London 11/04/2013 - Base metals were mostly lower on the LME on Thursday morning, with only nickel managing to hold in positive territory.
Still, the retreat has generally been slight, with most metals not far from their closing levels in unremarkable trading.
“Base metals prices are treading water at the moment, not far off the top of their current ranges,” a trader said. “Rallies may have run their course for now, as there are still negative factors looming in the distance.”
In currencies, the euro is down from yesterday’s near-five-week high against the dollar of 1.3122 but was last up 0.3 cents on today’s lows at 1.3080.
"The dollar only reacted with temporary strength to the release of the FOMC minutes which showed that some members would like to taper the quantitative easing program only later in the year," Credit Suisse said.
The minutes of the FOMC's March meeting showed that the Federal Reserve remains committed to purchasing $85 billion in new debt per month in an open-ended programme until the labour market has improved substantially.
Markets have largely ignored data released so far today. In data from China, loans came in at 1.06 trillion yuan ($171 billion) in March, well above the forecast 890 billion yuan and the previous month’s 620 billion yuan, while M2 money supply at 17.7 percent beat the expected 14.8 percent and the previous 15.2 percent..
Data from the eurozone was a bit of a non-event - the German final CPI for March came in on target at 0.5 percent, while the French CPI for the same month at 0.8 percent was up on the expected 0.7 percent.
US import prices and weekly US unemployment claims are due later but Investors will be looking ahead to the release of March US retail sales figures on Friday for the next impetus. They may, however, decide to stay on the sidelines until Monday once China has released its GDP, industrial production and retail sales data.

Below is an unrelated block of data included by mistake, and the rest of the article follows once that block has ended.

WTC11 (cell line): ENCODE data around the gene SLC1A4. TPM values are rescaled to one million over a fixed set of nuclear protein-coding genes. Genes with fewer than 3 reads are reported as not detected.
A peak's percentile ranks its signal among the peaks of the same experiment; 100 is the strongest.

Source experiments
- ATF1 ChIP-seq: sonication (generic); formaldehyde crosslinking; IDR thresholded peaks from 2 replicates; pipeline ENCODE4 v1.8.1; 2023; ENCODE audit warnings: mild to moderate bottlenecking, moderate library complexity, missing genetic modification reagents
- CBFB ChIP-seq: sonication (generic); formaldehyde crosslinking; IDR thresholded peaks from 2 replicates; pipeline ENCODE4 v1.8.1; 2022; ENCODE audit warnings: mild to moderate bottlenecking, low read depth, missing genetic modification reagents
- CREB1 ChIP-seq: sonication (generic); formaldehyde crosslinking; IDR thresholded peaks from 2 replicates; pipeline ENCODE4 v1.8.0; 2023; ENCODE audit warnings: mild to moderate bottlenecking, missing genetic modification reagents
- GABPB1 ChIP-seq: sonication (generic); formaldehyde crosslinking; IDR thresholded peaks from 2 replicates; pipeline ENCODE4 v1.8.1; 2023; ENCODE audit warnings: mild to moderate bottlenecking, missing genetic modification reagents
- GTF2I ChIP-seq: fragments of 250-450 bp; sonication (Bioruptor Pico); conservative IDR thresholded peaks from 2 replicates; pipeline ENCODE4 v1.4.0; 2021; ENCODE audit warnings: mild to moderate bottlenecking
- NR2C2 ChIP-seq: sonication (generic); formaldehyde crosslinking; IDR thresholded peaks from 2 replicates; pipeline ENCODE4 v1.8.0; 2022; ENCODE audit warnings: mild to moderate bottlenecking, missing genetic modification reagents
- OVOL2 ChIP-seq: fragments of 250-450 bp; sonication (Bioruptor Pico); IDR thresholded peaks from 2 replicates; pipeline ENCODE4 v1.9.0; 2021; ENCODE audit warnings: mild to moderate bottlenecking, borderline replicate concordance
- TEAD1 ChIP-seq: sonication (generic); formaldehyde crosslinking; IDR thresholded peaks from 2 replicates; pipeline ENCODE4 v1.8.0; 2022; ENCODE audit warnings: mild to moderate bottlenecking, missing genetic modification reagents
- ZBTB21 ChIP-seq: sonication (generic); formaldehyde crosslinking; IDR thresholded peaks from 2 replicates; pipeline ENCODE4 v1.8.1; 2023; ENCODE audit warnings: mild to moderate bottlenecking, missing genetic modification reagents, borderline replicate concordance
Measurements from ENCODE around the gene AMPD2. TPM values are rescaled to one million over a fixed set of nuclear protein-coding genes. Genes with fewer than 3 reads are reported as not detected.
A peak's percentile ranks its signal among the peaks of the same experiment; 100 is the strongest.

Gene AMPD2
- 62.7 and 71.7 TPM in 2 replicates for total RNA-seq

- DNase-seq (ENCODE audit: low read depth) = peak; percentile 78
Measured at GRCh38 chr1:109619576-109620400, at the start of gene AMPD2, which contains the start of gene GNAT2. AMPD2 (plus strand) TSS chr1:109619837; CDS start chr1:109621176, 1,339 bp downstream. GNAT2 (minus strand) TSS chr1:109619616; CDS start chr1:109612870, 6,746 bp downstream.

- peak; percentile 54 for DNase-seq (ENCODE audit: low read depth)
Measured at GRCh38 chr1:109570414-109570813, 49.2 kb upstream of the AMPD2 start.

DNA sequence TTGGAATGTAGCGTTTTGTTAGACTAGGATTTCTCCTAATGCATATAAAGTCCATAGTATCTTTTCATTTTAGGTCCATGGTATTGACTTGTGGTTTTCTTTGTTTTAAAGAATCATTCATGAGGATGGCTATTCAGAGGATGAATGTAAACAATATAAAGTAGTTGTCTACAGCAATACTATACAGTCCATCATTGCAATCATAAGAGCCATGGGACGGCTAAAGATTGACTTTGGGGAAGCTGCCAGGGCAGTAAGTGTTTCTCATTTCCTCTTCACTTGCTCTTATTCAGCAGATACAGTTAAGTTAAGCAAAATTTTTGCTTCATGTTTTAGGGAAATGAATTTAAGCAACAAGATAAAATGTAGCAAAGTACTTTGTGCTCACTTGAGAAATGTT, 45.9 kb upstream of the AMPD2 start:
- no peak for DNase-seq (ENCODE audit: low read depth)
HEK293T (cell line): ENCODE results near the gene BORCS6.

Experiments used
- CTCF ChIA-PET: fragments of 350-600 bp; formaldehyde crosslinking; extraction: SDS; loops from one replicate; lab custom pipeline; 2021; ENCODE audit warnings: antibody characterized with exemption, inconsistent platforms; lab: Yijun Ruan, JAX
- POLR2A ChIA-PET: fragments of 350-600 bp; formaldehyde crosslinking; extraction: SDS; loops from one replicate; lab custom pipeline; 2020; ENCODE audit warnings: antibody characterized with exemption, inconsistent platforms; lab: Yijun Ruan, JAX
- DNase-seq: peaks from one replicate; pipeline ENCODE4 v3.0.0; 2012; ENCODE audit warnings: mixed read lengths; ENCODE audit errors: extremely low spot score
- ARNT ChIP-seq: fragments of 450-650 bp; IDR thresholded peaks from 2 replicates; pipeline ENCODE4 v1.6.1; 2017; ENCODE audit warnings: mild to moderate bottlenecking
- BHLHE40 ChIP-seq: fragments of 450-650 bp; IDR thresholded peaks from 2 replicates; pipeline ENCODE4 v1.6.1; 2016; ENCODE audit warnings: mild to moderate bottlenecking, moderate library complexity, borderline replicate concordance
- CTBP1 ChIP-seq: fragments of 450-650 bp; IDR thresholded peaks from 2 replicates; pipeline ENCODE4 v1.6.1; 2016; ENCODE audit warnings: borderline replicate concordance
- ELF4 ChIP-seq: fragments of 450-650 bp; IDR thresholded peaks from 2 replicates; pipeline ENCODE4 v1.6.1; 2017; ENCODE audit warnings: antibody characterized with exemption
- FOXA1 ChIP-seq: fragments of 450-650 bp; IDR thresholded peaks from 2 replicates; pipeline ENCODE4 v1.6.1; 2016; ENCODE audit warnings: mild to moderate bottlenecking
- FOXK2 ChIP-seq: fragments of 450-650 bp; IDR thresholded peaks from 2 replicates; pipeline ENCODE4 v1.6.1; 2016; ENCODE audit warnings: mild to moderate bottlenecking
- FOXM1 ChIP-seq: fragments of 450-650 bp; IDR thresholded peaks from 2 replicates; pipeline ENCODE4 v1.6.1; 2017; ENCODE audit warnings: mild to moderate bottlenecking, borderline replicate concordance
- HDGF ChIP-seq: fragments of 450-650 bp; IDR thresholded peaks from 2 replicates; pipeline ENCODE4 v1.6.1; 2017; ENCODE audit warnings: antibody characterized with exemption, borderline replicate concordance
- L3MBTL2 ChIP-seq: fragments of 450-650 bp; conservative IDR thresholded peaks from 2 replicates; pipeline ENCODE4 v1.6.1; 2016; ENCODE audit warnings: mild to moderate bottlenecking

COPPER EDGES LOWER IN THIS VOLUME
Copper at $7,550 per tonne was down $25 on the previous day’s close, while volumes remain subdued -around 5,225 lots had changed hands on Select by 10:15 GMT.
“Copper should find further support around $7,500, helped also by the LME/SHFE arbitrage window, but the increase in Chinese money supply above the PBoC’s target of 13 percent will increase pressure to tighten monetary policy,” FastMarkets analyst James Moore said.
“With the Shanghai/LME arb window nearly open, we would think the red metal doesn’t have very much downside left in the short term and that any break towards (or even below) the $7,400 level should be treated as buying opportunities,” RBC Capital Markets said.
Inventories were up for a third consecutive day, rising a net 2,250 tonnes to 590,175 tonnes, due mostly to a 3,125-tonne increase in Johor. Cancelled warrants halted an eight-day run of increases, dropping 975 tonnes to 156,000 tonnes.
Aluminium at $1,896.25 was down $14.25 despite a 10,800-tonne drawdown in inventories to 5,192,100 tonnes. Cancelled warrants at 1,963,700 tonnes were down 10,675 tonnes. In spreads, the much-watched June/July date was last at a $5 contango after closing at $2.00 contango yesterday, having traded as tight as level.
“We still think that particular spread will stay tight in the run up to prompt,” RBC Capital Markets added.
Nickel edged $74 higher to $16,124 although stocks rose to a fresh all-time high of 168,378 tonnes, up 678 tonnes. Johor stocks climbed 798 tonnes to 45,090 tonnes - inventories here have risen 39 percent since the start of the year, although Rotterdam remains the largest holder of nickel at 72,210 tonnes. Cancelled warrants rose 1,746 tonnes to 24,702 tonnes.
Lead at $2,084 was $6 lower despite a 75-tonne decline in inventories to 260,175 tonnes, the lowest since October 9, and a 25-tonnes rise in cancelled warrants to 143,500 tonnes.
Zinc fell $13.25 at $1,896.75 - inventories rose 1,175 tonnes to 1,134,825 tonnes and cancelled warrants dropped 7,325 tonnes to 662,375 tonnes.
Tin was last at $22,730, a drop of $145. Stocks rose 40 tonnes to 14,465 tonnes and cancelled warrants at 3,265 tonnes were down 385 tonnes.
“Although the tin price has not been able to defy the downswing on the commodities markets in recent weeks entirely, it is nonetheless holding its own at the relatively high level of nearly $23,000,” Commerzbank said.
Steel was offered at $300, with inventories unchanged. In the minor metals, cobalt was last indicated at $25,000/25,750 - stocks and cancelled warrants both slipped 27 tonnes at 461 tonnes and 183 tonnes respectively due to drawdowns in Rotterdam.
Molybdenum was offered at $26,500; stocks were neglected.
(Editing by Mark Shaw)